Changing of the guardian

With Hagerty’s retirement, the Chico Police Department gets an interim chief with an indefinite timetable

OLD CHIEF, NEW CHIEF<br>With the retirement of Bruce Hagerty, the job of Chico police chief goes on an interim basis to Mike Maloney (below), a 10-year captain who’s filled in for Hagerty since January.

With the retirement of Bruce Hagerty, the job of Chico police chief goes on an interim basis to Mike Maloney (below), a 10-year captain who’s filled in for Hagerty since January.

CN&R file photo

Chain of command
In Chico, the police chief gets hired by the city manager with City Council approval and reports to the city manager. Within the department, the chief oversees captains, captains oversee lieutenants, lieutenants oversee sergeants and sergeants oversee officers and detectives.

Entering his 30th year in law enforcement, Mike Maloney finds himself in a position that’s at once familiar and foreign. He’s spent the past five months as acting chief of the Chico Police Department, a role he filled in the spring of 2007, when Bruce Hagerty previously went on medical leave. With Hagerty’s retirement this week, Maloney is interim chief, another title he’s held with the Chico PD.

This time is different, though. There’s a chance—a pretty good one, based on initial response from city officials—that Maloney will get the job for good. So, as he carries out the responsibilities of running the department, he does so “very cognizant” of his new status.

“I’ve spoken to the city manager [Dave Burkland] and assistant city manager [John Rucker] and several council members over the past several months, and they’ve expressed their full faith and confidence in me,” Maloney said Wednesday morning by phone from the Denver airport, awaiting a connecting flight home. “Dave and John have given me the authority to run the department. But it’s not a permanent thing. Until there’s a final decision made, I always have to have in the back of my mind that I could implement something and a chief could come from outside the department and undo it.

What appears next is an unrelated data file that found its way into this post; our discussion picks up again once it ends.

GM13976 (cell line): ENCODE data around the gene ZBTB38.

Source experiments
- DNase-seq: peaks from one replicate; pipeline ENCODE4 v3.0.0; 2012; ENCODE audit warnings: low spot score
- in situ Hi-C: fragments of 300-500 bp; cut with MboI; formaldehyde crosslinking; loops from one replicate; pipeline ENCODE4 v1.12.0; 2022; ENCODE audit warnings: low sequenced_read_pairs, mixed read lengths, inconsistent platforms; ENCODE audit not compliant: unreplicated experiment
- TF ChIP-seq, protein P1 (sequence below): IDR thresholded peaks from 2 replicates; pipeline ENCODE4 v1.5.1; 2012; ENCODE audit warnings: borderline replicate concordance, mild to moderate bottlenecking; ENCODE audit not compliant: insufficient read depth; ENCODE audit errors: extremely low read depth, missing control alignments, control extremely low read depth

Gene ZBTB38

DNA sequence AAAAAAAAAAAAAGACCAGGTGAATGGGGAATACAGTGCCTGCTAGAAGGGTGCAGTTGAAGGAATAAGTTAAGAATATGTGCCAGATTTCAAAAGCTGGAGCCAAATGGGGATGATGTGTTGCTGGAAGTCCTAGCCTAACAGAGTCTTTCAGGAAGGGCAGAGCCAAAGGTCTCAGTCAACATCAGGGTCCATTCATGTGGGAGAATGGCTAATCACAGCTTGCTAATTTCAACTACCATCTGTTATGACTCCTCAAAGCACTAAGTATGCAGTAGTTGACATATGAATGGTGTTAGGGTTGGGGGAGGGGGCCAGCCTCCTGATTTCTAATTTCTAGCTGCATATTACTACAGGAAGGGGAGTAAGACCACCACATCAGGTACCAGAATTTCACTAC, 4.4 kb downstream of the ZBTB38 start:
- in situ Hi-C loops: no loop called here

“Bottom line is I’m always cognizant of it. We do what we have to do and see what happens.”

Hagerty announced his retirement last Thursday (June 11), effective June 14. He came to Chico in 2003 after four years as police chief in Ridgecrest and around three decades with the Los Angeles Police Department.

“I think it’s been anticipated; the issue was when it was going to happen,” Det. Jim Parrott said. “I don’t think it was any big shock, and I don’t think anyone is either losing sleep or celebrating. Chiefs come and go. … He’s had a long career at three agencies and deserves a good retirement.”

In a news release from the Chico PD (he did not return a phone call from the CN&R), Hagerty cited medical reasons. He’d been out since January for a back condition that required a second surgery in two years. “Doctors have agreed that retirement is appropriate at this time,” the release stated.

Burkland and Human Resources Director Teresa Campbell, citing employee confidentiality, did not discuss specifics, except to say that the City Council would not need to authorize special compensation for the outgoing chief. According to Campbell, “the city did not and will not pay anything above what is required by law.”

Asked about his legacy, Burkland replied: “Bruce was a strong leader. I really admired his leadership and his involvement in the community. When you look at what he’s done with the Boys and Girls Club and Chico Rotary, he’s a high-profile individual who’s really contributed to the community. He was a highly experienced policeman and police chief. He certainly was able to bring value to the Police Department.”